My very best on race day starts many days before. It started at some point when I decided to make that race a priority and go get it. In the case of the Ironman, it started as a dream years before, that finally materialized as I signed up, a year prior to the event. Between signing up and toeing the line, the season was mine to capture or squander. Training decisions can represent those “right” decisions – indeed the most meaningful and effective training plan is founded not just on athletic tasks, but on the personal values that brought you to committing to training to begin with. In this respect, the races aren’t just a metaphor for life’s challenge to make good choices – they are life’s choices. Training and racing become part of our value systems, for themselves, and for what they represent. The most effective training plan is one you believe in – and so is one that starts by defining things like “why am I training” or “what role does this play in my life overall?”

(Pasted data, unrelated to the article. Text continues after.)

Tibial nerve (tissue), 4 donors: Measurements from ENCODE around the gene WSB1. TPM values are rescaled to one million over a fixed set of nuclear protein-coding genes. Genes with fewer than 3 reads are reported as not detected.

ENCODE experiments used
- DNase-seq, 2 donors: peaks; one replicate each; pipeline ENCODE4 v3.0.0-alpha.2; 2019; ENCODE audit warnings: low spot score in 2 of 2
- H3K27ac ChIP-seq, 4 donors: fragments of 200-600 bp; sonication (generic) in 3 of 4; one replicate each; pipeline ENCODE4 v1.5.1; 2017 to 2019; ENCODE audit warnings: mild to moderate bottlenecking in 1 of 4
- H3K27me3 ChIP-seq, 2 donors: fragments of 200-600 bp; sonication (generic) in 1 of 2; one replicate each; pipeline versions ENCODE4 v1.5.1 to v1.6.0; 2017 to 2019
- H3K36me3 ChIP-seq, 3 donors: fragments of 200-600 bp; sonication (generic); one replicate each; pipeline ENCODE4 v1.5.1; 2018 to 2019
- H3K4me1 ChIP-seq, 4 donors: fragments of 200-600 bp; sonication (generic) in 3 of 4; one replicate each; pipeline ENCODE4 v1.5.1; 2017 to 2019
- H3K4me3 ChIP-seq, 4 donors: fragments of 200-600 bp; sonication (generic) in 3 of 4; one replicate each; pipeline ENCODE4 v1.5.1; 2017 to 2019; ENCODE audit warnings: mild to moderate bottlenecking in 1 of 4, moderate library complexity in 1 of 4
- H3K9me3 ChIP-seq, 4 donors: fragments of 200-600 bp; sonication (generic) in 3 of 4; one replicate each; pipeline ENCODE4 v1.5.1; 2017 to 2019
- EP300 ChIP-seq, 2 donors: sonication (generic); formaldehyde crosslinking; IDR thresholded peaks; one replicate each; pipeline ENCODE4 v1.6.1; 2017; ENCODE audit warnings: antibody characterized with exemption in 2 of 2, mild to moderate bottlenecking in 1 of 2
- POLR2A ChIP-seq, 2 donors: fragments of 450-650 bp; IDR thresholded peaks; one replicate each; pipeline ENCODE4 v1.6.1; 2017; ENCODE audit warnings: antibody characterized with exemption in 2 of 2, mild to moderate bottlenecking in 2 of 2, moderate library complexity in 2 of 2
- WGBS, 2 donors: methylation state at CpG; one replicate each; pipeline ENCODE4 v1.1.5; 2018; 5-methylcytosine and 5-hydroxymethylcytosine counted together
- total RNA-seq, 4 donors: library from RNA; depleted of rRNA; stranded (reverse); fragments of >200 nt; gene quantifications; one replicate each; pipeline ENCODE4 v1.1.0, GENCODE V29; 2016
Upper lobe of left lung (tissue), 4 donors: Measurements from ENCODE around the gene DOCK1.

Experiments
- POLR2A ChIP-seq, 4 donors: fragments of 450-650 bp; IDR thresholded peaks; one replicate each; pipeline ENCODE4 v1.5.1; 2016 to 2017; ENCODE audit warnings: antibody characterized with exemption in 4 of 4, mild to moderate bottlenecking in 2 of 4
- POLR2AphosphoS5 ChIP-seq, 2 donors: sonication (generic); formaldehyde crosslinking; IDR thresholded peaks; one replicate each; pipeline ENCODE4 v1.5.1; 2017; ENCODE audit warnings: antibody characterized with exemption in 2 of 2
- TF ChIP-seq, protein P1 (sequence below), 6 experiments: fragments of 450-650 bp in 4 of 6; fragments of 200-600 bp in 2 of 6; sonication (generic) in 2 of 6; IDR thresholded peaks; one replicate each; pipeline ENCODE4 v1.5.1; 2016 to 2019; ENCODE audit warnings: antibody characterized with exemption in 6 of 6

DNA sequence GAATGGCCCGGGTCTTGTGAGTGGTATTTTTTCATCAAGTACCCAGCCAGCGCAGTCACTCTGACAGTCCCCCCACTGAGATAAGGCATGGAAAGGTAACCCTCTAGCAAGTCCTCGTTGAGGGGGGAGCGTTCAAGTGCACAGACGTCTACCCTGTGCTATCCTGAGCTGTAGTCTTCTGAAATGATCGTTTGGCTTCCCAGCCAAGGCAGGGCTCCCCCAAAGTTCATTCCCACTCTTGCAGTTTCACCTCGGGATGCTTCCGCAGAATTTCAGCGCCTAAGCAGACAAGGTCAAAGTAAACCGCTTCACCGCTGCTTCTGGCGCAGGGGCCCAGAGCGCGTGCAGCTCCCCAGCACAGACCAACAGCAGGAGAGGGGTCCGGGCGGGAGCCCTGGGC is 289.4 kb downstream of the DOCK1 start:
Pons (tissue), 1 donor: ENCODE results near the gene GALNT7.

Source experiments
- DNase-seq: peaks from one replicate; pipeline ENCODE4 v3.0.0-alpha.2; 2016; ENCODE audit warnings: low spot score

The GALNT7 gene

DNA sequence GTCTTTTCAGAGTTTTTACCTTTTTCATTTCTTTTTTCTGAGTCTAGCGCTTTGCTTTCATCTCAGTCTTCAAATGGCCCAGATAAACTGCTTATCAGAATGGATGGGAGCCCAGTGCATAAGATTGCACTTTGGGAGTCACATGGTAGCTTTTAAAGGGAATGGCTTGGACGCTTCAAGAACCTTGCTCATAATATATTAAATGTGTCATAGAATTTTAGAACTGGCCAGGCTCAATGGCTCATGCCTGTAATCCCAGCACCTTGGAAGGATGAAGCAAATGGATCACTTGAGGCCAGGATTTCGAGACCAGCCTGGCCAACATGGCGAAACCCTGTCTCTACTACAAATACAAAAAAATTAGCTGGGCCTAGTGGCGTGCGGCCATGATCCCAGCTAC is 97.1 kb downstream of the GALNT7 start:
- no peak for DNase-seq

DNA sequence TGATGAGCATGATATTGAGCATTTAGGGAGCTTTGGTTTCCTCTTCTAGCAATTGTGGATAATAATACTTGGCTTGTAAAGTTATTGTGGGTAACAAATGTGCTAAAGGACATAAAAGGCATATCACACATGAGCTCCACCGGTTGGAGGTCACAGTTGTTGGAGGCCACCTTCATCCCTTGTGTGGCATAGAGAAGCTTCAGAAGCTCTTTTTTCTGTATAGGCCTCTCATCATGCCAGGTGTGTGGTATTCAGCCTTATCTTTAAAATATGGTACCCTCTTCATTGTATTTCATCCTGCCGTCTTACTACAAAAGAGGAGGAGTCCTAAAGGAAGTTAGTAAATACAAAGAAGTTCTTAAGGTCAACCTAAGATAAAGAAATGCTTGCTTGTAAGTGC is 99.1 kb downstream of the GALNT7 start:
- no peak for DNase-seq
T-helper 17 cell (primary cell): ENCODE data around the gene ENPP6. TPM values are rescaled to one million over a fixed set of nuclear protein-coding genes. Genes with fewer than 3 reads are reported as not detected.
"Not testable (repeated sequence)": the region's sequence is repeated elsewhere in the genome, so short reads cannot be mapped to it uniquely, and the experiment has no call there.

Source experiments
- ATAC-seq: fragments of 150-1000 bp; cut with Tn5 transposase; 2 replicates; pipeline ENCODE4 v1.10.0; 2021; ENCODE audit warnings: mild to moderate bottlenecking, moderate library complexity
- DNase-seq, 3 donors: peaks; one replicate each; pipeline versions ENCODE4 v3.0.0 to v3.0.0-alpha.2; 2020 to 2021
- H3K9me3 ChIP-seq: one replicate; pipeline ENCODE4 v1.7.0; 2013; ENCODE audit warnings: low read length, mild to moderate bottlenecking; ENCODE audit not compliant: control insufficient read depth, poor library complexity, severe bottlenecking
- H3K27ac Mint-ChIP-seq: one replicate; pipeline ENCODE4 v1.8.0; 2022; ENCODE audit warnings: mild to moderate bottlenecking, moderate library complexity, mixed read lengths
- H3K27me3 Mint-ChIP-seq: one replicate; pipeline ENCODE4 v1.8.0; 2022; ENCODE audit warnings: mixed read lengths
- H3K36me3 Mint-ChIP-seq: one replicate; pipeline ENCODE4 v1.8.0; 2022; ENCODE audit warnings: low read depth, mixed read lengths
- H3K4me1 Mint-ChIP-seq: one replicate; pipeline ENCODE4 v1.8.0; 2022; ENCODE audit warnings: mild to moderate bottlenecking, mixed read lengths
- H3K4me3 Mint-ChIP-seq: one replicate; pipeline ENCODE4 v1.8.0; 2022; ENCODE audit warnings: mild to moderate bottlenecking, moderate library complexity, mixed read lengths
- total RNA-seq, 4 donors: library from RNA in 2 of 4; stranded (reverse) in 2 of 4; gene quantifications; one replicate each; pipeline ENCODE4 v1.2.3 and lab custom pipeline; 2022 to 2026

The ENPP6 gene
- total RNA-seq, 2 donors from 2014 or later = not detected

Though I am reluctant to say it, for fear that it sounds like boasting, I never doubted whether I would finish the Ironman. I took a lot of time to carefully draw out my plan, address my limiters, celebrate my strengths, and make the training a positive part of my life overall. Barring any catastrophe – and I was careful to look for my risks as well – my plan would pay off if I were true to it. I don’t mean rigidly following 365 days of workouts, either, because my plan was driven by concepts, including not just exercise, but patience and flexibility as well. When specific workouts, or even weekly plans, fell through, I would regroup and refer back to the fundamentals behind the plan – training periods, training purposes, life goals – and continue forward. Not only that, but the training itself was fun: I met great people, I enjoyed better health, I felt comfort in the schedule – and so I did not spend the whole summer looking forward to one day in the fall, but lived each day for what it was, with the confidence that the overarching plan – the “values” – would lead me to where I wanted to eventually go. This echoes those countless other life situations that ask us to consider our own ideals, and do “what’s right.”